Party co-leader Frauke Petry had already shocked her colleagues on Monday when she announced she would not join the AfD's parliamentary group in the Bundestag because of “dissent” with more hardline colleagues. Instead she will serve as an independent MP.
The announcement soured the mood at the AfD, which was celebrating its historic feat of sending 94 MPs to the Bundestag after capturing 12.6 percent of the vote.
While Petry did not say when she would officially quit the party, she said in Dresden on Tuesday that “it is clear that this step will follow,” according to remarks carried by German media.
Petry also stepped down from her post leading local AfD MPs for the eastern state of Saxony, prompting two more state-level lawmakers to quit the party ranks.
Petry's husband Marcus Pretzell, who leads local AfD MPs in North Rhine-Westphalia state, also announced his plans to quit the party.
“I spoke today with the group, and we came to an agreement, that I will leave the state parliamentary group and the party on Friday,” he told the Die Welt newspaper.
Pretzell said his decision stemmed from his “not very optimistic view on the development of the AfD”.
Separately, four other local MPs have quit the AfD's group in the state parliament of Mecklenburg-Western Pomerania.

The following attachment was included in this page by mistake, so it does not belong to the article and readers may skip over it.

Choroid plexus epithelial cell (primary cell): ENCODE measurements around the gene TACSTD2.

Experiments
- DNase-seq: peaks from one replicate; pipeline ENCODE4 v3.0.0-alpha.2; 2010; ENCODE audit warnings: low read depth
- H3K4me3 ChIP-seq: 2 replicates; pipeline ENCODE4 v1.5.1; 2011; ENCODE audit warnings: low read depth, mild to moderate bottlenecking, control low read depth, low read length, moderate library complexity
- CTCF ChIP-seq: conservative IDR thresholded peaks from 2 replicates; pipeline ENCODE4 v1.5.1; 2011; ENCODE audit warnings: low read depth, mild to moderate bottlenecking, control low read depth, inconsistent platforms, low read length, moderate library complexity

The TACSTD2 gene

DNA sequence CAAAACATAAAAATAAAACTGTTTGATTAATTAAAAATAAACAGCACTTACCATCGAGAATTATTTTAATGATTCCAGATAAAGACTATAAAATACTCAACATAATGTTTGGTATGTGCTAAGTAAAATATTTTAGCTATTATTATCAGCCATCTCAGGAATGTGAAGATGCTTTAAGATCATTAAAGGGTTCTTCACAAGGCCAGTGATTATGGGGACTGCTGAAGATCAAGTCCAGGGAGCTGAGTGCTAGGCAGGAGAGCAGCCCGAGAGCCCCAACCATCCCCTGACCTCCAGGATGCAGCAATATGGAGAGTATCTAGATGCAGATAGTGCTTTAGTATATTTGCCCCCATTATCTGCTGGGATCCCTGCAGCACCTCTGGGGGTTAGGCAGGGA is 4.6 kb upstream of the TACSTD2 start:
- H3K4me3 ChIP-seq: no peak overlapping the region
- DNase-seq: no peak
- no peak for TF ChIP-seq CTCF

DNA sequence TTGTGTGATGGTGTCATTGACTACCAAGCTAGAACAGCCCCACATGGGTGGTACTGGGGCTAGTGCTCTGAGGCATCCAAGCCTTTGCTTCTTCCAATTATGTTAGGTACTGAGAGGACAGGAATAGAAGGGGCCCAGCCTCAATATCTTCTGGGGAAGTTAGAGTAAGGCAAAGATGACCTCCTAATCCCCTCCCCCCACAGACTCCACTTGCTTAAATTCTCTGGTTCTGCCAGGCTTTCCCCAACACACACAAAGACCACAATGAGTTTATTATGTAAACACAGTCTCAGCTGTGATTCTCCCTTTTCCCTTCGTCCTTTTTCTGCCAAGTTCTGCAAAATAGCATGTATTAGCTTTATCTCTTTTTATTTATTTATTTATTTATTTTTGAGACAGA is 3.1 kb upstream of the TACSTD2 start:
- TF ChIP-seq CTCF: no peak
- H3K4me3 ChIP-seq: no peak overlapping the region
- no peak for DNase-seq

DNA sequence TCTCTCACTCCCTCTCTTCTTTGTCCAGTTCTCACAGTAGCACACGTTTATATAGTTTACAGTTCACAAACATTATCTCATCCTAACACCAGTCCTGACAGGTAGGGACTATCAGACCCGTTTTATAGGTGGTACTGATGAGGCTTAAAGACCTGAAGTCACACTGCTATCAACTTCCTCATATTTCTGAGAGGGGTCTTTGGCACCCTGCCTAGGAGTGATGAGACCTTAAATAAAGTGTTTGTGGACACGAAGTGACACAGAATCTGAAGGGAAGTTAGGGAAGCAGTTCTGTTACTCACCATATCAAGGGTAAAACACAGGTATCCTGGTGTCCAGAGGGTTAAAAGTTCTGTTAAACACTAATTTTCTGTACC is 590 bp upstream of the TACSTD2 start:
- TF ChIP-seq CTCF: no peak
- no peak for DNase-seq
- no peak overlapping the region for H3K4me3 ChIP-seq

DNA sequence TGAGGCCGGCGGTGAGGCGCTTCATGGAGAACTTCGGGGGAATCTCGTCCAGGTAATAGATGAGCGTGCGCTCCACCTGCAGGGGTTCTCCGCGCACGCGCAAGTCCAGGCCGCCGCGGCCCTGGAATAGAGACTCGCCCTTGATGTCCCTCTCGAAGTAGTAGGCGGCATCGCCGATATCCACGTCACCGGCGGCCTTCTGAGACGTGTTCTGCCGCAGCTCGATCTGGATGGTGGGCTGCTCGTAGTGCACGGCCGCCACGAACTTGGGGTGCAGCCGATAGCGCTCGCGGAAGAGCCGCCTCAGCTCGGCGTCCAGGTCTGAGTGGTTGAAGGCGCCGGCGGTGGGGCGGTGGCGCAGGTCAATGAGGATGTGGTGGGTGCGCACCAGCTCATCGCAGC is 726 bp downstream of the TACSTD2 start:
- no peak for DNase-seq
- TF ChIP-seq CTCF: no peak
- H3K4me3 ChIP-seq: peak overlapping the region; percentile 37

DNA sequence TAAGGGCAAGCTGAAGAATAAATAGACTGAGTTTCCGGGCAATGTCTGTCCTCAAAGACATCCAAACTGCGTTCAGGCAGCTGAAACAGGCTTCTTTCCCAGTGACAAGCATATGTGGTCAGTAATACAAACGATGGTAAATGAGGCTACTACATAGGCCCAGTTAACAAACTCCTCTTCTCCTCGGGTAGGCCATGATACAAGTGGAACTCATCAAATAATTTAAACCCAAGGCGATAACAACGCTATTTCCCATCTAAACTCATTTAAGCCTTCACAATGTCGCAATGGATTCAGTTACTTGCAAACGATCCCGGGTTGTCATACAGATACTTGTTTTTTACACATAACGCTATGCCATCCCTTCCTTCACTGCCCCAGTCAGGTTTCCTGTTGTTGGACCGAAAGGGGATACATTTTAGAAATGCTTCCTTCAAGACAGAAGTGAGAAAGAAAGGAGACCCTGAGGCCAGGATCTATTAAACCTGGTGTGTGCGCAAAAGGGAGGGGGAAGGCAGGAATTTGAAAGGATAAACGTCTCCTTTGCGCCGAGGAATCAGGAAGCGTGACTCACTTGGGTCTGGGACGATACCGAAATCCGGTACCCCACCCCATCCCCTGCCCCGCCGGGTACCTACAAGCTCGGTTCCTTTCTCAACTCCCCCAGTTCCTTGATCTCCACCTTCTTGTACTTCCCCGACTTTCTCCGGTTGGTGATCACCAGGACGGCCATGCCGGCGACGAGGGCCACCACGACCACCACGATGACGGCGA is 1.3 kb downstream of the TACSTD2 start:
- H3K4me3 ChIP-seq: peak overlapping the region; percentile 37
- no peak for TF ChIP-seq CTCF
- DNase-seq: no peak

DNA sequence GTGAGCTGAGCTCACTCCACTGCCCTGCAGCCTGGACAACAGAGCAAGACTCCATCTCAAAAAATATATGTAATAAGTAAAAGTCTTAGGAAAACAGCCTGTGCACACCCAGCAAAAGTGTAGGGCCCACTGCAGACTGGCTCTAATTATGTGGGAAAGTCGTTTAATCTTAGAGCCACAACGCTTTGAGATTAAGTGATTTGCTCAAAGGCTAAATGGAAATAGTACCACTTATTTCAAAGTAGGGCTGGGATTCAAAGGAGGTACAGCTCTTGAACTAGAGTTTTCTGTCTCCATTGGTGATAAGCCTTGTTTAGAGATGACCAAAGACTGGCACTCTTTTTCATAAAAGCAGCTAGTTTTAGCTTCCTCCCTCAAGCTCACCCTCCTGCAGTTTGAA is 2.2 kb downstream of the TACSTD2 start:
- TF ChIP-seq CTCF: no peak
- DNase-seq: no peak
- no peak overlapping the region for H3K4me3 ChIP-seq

Although its beginnings as an anti-euro party were rooted in populism, the AfD's rhetoric veered further right in the run-up to Sunday's elections.
Key members challenged Germany's culture of atonement over World War II and the slaughter of six million Jews in the Holocaust.
An AfD poster spotted in Berlin a few weeks before the election on September 24th. Photo: Shelley Pascual.
It also rolled out provocative posters declaring “Burkas? We prefer bikinis” and “New Germans? Let's make them ourselves”, featuring a heavily pregnant white woman, to push its anti-Islam and anti-migrant campaign.
Petry, 42, stirred controversy when she appeared in a campaign poster with her newborn child, with the slogan “What is your reason to fight for Germany?”